My body is composed of a slender torso with wide hips, cellulite and stretch marks, a warm vagina, a wart on my toe, cupid’s-bow lips, perpetually cold hands and a pair of sumptuous, pale breasts. My wide forehead lives behind thick bangs, and I have calves that double in size when I sit. My long, brown hair appears reddish in the sunshine, and when I smile too hard, my hazel eyes disappear in a sea of large cheeks, only kept from drowning entirely by long, dark eyelashes.
My flawed, powerful, unwieldy, elegant body is a work of art, and because it is a female body, it is constantly under attack.
I think a lot about how I wound up precisely where I am today — or more specifically, how I have amassed this precise combination of loved ones, professional opportunities, personal interests and obstacles to my goals. My body has carried me here, and in turn, people have carried my body from place to place, with and without its permission, and down paths that are winding and beautiful as well as strange and frightening. Along the way, my body has compared itself to supermodels and encountered hungry men, it has won wrestling matches and rejected dress codes, it has fallen in love, and it has lacked the energy to raise itself out of bed and out of loneliness.
I remember every crowded dance floor I’ve been on — or more specifically, I remember each and every erect penis forcibly pressed against my backside. I remember every cocaine-induced attempt to penetrate me, to lavish me with drinks and compliments. I remember every time I let a man run his hands down my hips because I was too scared to turn around and face him, let alone push him away.
I’ve found that friendship is not a guaranteed antidote to disrespect. I’ve been thrown against a wall by a male friend, frantically kicking him in the back of the knees so he would drop me. My tears are said to be so frightening that someone I once trusted refused to touch or look at me until I wiped them away and apologized. Timely evaluations of my body are a part of the weekly social routine.
When my body is disrespected, my mind can feel invisible. Feeling uncomfortable in my own skin has also meant that I was uncomfortable in the world around me, and this made it easy to question whether I was at the right school, with the right people or pursuing the right dreams. When so much of the world we live in is designed to convince women they are not allowed to pursue their ambitions, these doubts can claim ownership over our imagination of what is deemed possible.
At the same time, my body has also been rescued by those who respect it. My parents love it unconditionally, and it can be a divinely tender, comforting feeling to give someone your consent to be touched. When I see bodies that resemble my own being celebrated and represented, when I find jeans that hug my waist without suffocating my thighs, and when a friend holds me close to their chest until long after I’ve stopped crying, I can see the potential in myself that layers of disrespect and insecurity had obscured.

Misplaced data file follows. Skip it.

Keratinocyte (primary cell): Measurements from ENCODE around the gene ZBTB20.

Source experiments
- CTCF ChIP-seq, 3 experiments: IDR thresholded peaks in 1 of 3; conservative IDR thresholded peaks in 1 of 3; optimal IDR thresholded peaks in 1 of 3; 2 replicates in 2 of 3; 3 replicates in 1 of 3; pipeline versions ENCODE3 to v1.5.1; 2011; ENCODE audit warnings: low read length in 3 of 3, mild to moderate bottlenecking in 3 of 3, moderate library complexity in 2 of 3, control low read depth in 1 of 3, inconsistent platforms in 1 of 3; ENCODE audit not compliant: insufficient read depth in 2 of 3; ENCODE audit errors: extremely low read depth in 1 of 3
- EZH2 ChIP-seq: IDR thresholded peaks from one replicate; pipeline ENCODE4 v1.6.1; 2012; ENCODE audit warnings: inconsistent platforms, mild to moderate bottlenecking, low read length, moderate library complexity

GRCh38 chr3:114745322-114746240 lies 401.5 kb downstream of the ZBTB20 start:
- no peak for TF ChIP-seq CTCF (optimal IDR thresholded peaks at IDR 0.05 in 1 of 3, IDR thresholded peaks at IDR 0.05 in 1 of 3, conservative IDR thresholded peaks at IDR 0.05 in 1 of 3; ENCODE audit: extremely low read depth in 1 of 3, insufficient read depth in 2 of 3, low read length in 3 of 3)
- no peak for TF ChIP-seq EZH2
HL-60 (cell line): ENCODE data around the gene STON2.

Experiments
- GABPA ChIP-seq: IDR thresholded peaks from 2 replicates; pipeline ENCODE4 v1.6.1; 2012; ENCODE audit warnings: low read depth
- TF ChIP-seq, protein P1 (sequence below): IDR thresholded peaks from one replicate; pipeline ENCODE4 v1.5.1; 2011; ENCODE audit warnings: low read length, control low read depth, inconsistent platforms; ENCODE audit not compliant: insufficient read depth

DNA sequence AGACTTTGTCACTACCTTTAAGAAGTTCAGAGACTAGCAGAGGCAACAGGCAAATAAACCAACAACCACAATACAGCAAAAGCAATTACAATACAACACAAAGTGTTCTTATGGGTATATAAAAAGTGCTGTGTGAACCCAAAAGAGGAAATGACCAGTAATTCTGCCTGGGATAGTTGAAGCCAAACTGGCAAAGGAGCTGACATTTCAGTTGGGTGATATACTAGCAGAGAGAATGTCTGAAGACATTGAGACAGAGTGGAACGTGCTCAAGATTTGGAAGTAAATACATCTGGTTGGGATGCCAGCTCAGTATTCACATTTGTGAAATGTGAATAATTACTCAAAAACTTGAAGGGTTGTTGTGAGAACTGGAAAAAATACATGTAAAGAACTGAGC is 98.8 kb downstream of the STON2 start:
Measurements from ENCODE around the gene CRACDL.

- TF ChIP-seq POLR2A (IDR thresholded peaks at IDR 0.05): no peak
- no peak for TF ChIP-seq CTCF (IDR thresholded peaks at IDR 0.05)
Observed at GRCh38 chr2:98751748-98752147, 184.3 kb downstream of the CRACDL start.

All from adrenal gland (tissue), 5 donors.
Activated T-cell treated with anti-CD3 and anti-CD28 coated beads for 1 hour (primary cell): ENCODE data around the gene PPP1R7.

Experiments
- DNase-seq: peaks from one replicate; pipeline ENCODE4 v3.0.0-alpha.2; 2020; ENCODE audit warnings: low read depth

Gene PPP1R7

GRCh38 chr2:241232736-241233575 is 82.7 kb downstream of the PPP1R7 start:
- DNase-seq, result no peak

I often spend short, but not insignificant, amounts of time looking at my naked body in the mirror. I trace its curves with my hands and smile at its strength. I feed it, bathe it and allow it to rest. These intimate gestures of self-respect are far more difficult to maintain than we may give them credit for. There are days when it feels impossible and days when I fail and others are there to support me.
The energy I took from these moments of respect has sustained me throughout my entire life. I loved my body, and I also trusted it to take me where I wanted to go, whether that be down the street or into the next stage of my personal and professional life. When I felt that my body was loved by others, I made lifelong friends and allowed them to change my perspectives about the world for the better and teach me how to care for and support other people. Having female mentors and role models who successfully navigated the world in their own bodies has convinced me that I am able to do the same.
When my high school dean called me into her office for a dress-code violation related to exposed cleavage, she informed me, as I remember it, that being “well-endowed” was both a “privilege” and a “responsibility.” My body comes with many privileges, and it is, I agree, my responsibility to care for it — but the responsibility for respecting my body is and always will be a shared one.
The female body is wondrously beautiful, full of potential for growth and mistakes and everything in between — and it should have your respect, always.
Contact Shannon O’Hara at [email protected] .